The Rise of the Homesteading Lifestyle Among Millennials
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A growing number of young people are returning to the land. The appeal of the homesteading lifestyle has attracted millennials to live differently, growing their own food and living a bit lighter on the earth. Even as a generation raised in a technology-focused time, these young people are seeking out ways to live more connected to their environment. The motivation behind seeking a more agrarian lifestyle seems to be rooted in two things — living more authentically and environmental sustainability.
A Cultural Shift
While it is difficult to characterize an entire generation, millennials are often defined by the Internet age. The Pew Research Center defines millennials as anyone born between 1981 and 1996. This age was that of the first cell phone, lots of VHS tapes and personal audio devices.
Millennials seeking out homesteading lifestyles are interested in connecting with their environment, rather than connecting online. Unlike homesteading movements in the past, this marks a notable shift in the motivation behind these lifestyle choices. Young homesteaders demonstrate a marked interest in living a more connected life, with their community, the land and the things they consume. While this desire to live more authentically is a privilege, it also reflects shifting values. This growing interest in self-sufficiency, including foraging for food and identifying wild edible plants, pushes back on the rampant consumerism many millennials found growing up. It’s no wonder that millennials are also leading lifestyle trends like minimalism and other modes of sustainable living. A return to living off the land marks a cultural shift, as more young people look for an alternative path forward.
Making a Living on the Land
The desire to live in a different way is the main source of motivation for many young homesteaders. However, there are a number of factors that make this decision a reality. Many young people are not only homesteading, but they are able to make a living working on the land. There are a few key things that make this possible:
Technology isn’t all bad. Things like social media and blog sites make it possible for young homesteaders to share their stories and garner advice from others. The full availability of online resources to hear stories about other young people who are successfully living on the land makes it easier for them to figure out what their success story looks like.
The growing options of cost-effective renewable energy sources such as solar panels are making off-grid dreams more accessible. While many homesteaders still choose to live in conventional homes, the opportunity to build a home, such as a tiny house, that does not need an electrical hook-up, makes homesteader much more affordable for young people.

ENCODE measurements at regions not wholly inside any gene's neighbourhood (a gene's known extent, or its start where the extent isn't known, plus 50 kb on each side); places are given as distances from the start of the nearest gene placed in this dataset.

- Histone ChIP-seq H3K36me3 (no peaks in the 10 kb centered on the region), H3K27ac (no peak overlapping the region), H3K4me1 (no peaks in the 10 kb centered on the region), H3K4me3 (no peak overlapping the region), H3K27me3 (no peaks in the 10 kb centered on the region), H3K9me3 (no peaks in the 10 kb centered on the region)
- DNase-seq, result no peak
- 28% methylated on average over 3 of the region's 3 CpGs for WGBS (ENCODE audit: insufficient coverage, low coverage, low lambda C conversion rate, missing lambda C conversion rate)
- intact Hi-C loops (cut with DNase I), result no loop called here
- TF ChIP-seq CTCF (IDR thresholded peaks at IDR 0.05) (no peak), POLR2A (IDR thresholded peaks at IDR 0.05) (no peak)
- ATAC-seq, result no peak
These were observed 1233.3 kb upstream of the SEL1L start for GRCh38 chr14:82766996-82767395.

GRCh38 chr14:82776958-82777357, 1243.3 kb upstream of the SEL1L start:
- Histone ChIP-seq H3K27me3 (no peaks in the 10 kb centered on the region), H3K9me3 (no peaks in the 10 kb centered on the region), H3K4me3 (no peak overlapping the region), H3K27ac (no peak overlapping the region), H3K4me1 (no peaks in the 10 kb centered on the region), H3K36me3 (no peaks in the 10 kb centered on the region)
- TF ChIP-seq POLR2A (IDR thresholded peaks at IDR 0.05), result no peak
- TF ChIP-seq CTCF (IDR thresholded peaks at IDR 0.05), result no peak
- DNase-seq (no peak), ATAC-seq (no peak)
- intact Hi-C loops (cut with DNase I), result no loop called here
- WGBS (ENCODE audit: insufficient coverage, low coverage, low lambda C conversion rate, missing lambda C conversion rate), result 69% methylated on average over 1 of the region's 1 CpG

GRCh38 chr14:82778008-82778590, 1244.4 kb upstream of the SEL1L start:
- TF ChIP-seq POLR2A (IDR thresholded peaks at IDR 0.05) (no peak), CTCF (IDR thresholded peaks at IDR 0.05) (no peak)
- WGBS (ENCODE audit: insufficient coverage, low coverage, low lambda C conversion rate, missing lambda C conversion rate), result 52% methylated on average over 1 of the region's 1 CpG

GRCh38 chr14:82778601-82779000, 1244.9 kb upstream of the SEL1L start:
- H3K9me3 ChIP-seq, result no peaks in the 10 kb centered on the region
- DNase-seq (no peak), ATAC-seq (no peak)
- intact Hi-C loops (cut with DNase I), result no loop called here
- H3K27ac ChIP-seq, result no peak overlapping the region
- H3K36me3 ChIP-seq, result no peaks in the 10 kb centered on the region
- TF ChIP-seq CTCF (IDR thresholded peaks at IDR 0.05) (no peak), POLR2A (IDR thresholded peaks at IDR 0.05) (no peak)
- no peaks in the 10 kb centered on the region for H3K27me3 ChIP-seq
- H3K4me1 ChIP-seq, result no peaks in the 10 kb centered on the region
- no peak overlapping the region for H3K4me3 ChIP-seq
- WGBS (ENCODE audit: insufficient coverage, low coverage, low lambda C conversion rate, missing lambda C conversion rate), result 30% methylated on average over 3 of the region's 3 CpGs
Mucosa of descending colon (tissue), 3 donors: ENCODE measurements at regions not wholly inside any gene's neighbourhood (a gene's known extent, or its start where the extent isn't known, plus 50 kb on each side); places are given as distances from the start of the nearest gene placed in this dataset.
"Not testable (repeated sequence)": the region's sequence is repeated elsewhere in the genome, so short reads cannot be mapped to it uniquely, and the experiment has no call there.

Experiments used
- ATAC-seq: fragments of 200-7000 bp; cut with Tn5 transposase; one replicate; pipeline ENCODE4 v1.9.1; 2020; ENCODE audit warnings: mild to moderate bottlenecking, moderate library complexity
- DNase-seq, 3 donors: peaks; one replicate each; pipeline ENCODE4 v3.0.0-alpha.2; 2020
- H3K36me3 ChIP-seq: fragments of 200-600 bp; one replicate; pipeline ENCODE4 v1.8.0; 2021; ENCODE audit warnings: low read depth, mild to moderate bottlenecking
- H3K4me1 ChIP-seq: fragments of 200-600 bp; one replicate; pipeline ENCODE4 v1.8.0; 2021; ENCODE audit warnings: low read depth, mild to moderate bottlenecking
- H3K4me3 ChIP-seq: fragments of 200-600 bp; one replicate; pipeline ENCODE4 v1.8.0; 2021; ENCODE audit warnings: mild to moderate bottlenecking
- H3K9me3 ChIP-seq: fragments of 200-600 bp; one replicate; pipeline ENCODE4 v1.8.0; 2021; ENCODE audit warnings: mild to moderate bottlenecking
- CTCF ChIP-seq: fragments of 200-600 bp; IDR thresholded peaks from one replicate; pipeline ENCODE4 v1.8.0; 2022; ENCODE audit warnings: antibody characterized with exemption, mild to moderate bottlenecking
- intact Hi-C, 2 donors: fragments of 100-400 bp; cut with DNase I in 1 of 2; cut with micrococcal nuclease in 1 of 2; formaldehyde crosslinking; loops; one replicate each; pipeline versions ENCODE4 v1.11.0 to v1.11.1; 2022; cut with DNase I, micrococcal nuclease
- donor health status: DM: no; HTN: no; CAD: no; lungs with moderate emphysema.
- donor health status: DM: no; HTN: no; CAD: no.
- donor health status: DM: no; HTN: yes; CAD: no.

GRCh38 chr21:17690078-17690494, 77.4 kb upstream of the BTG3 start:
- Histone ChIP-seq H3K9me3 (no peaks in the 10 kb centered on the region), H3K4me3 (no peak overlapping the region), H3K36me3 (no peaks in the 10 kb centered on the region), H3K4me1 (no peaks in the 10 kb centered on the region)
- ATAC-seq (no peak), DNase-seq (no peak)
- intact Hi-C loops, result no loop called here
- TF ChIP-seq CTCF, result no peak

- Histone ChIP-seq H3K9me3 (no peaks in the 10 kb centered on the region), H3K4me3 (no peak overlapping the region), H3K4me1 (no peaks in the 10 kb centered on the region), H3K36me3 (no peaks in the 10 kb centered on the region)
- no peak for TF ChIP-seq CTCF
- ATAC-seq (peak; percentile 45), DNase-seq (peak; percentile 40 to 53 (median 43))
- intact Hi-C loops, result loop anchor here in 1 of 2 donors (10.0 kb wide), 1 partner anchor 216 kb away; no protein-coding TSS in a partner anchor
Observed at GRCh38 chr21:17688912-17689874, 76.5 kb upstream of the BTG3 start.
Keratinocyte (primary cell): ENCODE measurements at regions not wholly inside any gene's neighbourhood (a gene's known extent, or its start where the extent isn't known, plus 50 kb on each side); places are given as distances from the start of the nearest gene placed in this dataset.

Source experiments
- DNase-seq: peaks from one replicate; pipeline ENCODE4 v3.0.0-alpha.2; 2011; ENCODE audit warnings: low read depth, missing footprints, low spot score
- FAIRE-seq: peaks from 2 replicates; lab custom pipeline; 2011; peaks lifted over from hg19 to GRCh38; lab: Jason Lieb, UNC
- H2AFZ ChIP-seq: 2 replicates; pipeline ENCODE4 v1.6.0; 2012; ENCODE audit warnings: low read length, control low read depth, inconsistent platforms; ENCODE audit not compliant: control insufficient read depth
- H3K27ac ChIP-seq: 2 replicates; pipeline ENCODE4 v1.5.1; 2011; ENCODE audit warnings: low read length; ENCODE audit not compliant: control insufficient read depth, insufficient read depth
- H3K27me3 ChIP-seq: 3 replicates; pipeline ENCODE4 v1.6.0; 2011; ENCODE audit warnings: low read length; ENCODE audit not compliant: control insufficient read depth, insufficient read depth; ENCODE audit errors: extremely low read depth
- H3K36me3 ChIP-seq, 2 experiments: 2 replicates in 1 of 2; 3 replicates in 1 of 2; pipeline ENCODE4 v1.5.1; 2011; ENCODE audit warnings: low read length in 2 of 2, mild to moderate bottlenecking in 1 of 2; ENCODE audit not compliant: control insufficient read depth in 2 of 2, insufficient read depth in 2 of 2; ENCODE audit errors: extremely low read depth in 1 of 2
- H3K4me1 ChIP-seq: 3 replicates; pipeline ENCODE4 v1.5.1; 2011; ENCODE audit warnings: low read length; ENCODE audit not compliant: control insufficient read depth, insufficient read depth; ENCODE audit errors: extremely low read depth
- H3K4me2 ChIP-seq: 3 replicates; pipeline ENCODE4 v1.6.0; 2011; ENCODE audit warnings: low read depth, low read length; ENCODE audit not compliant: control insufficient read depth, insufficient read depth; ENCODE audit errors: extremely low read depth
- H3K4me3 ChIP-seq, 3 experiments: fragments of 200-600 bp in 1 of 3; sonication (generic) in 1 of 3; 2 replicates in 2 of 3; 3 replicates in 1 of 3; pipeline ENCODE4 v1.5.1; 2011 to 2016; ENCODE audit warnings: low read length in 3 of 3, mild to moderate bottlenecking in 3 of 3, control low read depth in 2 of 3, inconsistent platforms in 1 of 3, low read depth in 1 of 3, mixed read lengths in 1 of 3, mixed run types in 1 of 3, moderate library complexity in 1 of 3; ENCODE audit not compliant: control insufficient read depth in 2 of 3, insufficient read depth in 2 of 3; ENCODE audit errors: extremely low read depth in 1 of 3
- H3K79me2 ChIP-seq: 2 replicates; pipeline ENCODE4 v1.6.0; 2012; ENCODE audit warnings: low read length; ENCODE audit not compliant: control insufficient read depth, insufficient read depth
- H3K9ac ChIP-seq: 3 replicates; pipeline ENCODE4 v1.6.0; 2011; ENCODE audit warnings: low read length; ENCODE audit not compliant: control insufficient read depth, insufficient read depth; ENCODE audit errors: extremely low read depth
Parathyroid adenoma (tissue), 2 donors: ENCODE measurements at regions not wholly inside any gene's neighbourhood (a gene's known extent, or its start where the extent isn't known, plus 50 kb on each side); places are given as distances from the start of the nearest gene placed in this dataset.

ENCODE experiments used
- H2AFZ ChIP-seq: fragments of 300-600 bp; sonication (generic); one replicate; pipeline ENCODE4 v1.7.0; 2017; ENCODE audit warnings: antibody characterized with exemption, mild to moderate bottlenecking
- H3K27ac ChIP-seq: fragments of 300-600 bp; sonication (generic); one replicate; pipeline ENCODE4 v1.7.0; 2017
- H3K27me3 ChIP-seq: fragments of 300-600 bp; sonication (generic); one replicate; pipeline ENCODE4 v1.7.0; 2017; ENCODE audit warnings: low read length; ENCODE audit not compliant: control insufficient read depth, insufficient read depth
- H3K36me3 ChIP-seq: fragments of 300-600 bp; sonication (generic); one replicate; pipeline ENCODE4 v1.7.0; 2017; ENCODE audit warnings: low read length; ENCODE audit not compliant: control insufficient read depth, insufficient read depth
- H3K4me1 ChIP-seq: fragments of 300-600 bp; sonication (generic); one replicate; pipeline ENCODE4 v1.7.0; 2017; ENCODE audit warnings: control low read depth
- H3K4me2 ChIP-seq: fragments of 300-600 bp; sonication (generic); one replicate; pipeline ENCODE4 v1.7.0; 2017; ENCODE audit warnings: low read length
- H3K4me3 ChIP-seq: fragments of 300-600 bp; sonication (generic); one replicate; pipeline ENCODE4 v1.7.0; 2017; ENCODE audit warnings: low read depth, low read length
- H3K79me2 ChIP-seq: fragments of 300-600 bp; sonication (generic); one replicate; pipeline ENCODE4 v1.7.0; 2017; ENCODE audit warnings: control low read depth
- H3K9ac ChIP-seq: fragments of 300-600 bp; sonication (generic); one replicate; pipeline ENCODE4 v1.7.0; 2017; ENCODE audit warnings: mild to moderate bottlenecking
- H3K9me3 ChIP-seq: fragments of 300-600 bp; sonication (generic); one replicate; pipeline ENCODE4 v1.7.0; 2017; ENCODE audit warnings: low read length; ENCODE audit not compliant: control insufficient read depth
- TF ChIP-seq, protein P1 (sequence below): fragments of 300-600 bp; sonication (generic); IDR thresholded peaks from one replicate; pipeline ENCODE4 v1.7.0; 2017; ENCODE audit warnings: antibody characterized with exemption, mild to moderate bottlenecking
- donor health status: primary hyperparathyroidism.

In addition to young people interested in self-sufficiency, there is also a rising number of young farmers, as millennials look to transform the industrial food system around them. Most millennials getting into agriculture are first-generation farmers, or a couple of generations removed. Most young and beginning farmers are interested in organic agriculture, as they see a need for better food and a food system that will mitigate climate change.
Self-Sufficiency and Climate Change
In addition to seeking a more authentic life, millennial homesteaders are also aware of the effects of climate change. They tend to seek a more active response, looking for ways to not only reduce their carbon footprint but also do something about it in a positive sense. Many young people are recognizing the value of being a producer, not just a consumer. The millennial generation tends to be more aware of the impact of climate change than older generations and feel a social responsibility to combat it. A tangible response to the world’s problems, like growing your own food, is just one of the reasons young people find homesteading so rewarding.
Homesteading Lifestyle Among Young People
Young people are getting their hands dirty when it comes to seeking out alternative ways of living. The number of millennials looking into the homesteading lifestyle is on the rise, as more individuals seek alternative ways of living that are more fulfilling and environmentally friendly. While some individuals seek complete self-sufficiency, churning their own butter and rising their own livestock, there are plenty of young homesteaders who live more sustainably while still being a part of the modern world.
One of the benefits for young people interested in homesteading is that there are ways to live off the land and still be an active participant in society. In other words, you don’t need to be a hippy anymore to live a simpler life. Access to renewable energy and a supportive online community are just a couple of the ways that millennials are able to trade in their suits for muck boots. Living close to the land seems to have its appeal for every generation, but the rise of millennial homesteaders signals a conscious effort to live more purposeful lives and help the environment.
About the author
Jane Marsh is the Editor-in-Chief of Environment.co. She covers topics related to climate policy, sustainability, renewable energy and more.